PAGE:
5 Big Benefits of Sunscreen (And Why Teens/Tweens Should Be Wearing It Every Day)
There’s no doubt that sunshine makes us feel GOOD! When our body is exposed to the sun, it releases a hormone called serotonin that boosts our mood, helps us focus and makes us feel calmer. Sunlight on your skin also helps your body make Vitamin D – crucially important for bone and muscle health, as well as playing a role in protecting us from infection and heart disease.
But unprotected exposure to the sun and it’s UV (ultraviolet) rays can cause damage to the skin, eyes and immune system. And long term, it can also cause skin cancer and premature aging. Yikes!
HOW CAN YOU PROTECT YOURSELF AGAINST THE SUN’S UV RAYS, BUT STILL BENEFIT FROM ITS UPSIDE?
Your first line of defence is limiting your exposure. Stay out of the sun when it’s at its strongest – normally between the hours of 11am and 3pm. And if you have to be out, cover up with long sleeved tops, hats and shades. Your other defence? Sunscreen.
Broad spectrum sunscreens – ones that protect you from both UVA and UVB rays – lower your overall sun exposure and have been shown to reduce the risk of skin cancer and sun damage. Here’s how:
1.PROTECTS THE SKIN FROM HARMFUL UV RAYS
The most obvious benefit of sunscreen is that it protects you from sunburn. Even the mildest sunburn can have damaging effects, so sunscreen uses ingredients that minimise the penetration of UV rays into the skin. These ingredients can by physical blocks – like titanium dioxide or zinc oxide – which sit on the surface of your skin and act like a shield or mirrors, reflecting the UV rays away. Or chemical blocks, which form a film that absorbs UV radiation before it gets into the skin.
WHAT’S THE DIFFERENCE BETWEEN UVA AND UVB RAYS?
Ultraviolet A (UVA) rays make the skin tan; ultraviolet B (UVB) rays cause skin to burn. But don’t be fooled into thinking a tan is healthier. Both sunburn and suntans are signs that the skin has been damaged by the sun. And while UVB used to get all of the blame for causing skin cancer, new research shows UVA is equally damaging – plus there’s more of them and they can penetrate deeper into skin cells.
2. REDUCES THE RISK OF SKIN CANCER
According to the Skin Cancer Foundation, daily use of sunscreen with an SPF 15 or higher reduces your risk of developing skin cancers like Melanoma or Squamous Cell Carcinoma by 40%. It also reduces the likelihood of developing sunspots (which as well as being less than great looking can develop into skin cancers). Important: the protection SPF provides will vary, depending on your skin type, what you’re doing and how often you’re in the sun.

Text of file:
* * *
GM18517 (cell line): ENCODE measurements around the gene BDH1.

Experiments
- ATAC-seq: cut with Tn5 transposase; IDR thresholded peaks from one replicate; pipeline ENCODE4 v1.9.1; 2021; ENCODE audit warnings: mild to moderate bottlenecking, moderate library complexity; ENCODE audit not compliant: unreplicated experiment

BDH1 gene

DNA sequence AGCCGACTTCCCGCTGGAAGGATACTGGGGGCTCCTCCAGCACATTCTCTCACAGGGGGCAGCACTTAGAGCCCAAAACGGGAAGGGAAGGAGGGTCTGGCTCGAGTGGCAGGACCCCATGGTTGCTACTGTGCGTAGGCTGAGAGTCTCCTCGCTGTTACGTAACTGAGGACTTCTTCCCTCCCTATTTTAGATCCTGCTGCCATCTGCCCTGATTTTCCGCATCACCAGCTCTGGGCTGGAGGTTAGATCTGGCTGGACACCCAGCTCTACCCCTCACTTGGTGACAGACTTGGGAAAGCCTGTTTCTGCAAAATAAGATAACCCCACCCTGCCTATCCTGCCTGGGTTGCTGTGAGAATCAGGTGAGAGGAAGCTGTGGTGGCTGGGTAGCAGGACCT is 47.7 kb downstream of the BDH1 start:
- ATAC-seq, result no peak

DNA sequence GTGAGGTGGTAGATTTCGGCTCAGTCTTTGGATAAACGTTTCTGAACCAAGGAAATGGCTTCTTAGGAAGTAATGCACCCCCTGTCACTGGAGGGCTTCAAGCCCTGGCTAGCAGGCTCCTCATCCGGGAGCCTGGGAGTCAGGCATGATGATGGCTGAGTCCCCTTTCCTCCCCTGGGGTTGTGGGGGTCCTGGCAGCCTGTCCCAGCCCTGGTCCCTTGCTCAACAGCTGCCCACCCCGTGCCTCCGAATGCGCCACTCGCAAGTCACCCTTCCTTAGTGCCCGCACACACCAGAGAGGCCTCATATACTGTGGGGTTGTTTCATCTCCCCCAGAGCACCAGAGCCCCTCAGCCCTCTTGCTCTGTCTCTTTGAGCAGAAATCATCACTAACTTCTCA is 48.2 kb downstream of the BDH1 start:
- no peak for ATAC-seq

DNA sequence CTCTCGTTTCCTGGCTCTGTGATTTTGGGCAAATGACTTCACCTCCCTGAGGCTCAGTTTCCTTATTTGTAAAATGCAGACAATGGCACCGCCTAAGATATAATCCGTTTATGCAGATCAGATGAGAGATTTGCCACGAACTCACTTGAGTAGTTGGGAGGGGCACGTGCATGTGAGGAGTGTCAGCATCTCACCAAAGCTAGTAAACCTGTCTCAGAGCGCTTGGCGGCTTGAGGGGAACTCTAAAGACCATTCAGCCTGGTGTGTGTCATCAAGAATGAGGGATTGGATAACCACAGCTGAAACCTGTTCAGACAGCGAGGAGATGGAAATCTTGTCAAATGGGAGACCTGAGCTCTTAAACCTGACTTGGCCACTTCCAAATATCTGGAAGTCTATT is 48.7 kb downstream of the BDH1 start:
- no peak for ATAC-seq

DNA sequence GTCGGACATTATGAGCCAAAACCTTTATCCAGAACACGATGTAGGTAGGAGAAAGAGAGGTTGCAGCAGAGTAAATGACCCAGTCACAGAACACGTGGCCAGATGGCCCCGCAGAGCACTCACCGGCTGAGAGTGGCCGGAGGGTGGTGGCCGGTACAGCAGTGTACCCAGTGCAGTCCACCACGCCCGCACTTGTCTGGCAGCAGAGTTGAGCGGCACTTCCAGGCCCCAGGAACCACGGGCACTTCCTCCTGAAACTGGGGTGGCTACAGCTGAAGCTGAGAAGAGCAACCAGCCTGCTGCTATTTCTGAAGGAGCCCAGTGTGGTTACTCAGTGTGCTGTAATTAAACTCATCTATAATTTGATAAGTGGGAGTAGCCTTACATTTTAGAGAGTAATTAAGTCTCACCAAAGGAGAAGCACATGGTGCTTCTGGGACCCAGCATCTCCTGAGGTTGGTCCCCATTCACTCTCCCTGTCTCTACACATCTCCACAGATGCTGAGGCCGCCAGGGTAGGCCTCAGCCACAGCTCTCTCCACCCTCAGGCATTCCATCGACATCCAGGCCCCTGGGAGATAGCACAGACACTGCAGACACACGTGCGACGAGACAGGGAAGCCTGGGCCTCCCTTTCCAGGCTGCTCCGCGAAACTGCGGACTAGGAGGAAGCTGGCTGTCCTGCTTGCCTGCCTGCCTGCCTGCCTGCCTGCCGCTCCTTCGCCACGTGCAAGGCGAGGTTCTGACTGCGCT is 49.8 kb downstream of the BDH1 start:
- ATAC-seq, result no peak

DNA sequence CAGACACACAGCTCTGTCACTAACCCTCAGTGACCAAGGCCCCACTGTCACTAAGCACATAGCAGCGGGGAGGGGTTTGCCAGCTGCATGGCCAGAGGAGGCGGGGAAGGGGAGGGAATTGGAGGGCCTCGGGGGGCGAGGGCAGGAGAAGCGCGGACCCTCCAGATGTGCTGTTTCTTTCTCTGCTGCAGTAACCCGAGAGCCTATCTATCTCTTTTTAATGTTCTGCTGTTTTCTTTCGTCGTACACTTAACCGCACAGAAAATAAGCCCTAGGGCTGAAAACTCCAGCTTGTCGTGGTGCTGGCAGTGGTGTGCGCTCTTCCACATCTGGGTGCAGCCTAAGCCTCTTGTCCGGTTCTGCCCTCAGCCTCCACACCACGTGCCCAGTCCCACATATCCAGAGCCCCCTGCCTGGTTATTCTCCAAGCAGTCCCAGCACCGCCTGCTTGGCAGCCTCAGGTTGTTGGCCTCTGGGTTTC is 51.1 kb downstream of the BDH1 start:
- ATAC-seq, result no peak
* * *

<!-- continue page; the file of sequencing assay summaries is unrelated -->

3. PREVENTS PREMATURE AGING
When UV light hits unprotected skin, it causes DNA changes in the skin cells that can result in wrinkles, fine lines, dryness and pigmentation. And unlike sunburn, the damage isn’t obvious straight way – it appears years after and is often irreversible. The good news: studies show that when people under the age of 55 use sunscreen regularly, they have 24% less chance of developing these signs of aging than people who don’t use sunscreen, or use it occasionally.
4. KEEPS YOUR IMMUNE SYSTEM TIP-TOP
Researchers are now warning that too much sun can suppress our immune systems, killing the cells that are the body’s first line of defence against infections and chemical toxins and aggravating problems like herpes and yeast infections. Using sunscreen daily reduces this suppression allowing our immune system to function properly.
5. PROMOTES OVERALL SKIN HEALTH
Sunscreen protects important skin proteins like collagen, keratin and elastin. All three are damaged by UV light when skin is left unprotected. But all three are vital for how your skin looks and functions: keeping it smooth, strong and elastic.
Why teens and tweens should wear sunscreen every day
Young and sensitive skin is particularly vulnerable to the sun’s damaging effects. Children who get five blistering sunburns before the age of 20 raise their risk of developing melanoma by 80% according to one US university study. And when you know that about 23% of lifetime UV exposure occurs before the age of 18 – mainly because children spend so much time out of doors at school – it’s time for your teens/teens to realise that sunscreen isn’t just for summer holidays.
Because harmful UV rays are present year-round and sun damage is cumulative, the sooner they start making sunscreen part of their daily skincare routine the better. As well as reducing their chances of developing skin cancers it will help protect their youthful collagen levels, too. And reduce the pigmentation that teen hormonal changes can cause.
The best way to make sure teens/tweens wear sunscreen daily?
- Teach them to apply sunscreen after their morning skincare routine. The correct amount is from your finger tip to your first finger joint x 2.
- Remind them to apply it to their ears and neck, too.
- Give them their own supply to take with them to school, the park, matches, the beach.
- And make sure it’s a lotion or cream formula – dermatologists agree that they’re more likely to apply enough of this formulation versus lightweight sprays that easily miss bits.
- Remember that they hate anything that feels sticky or looks white and won’t wear it if it makes them spotty. So look for ‘non-comedogenic’ physical blocks that disappear into the skin, without blocking pores.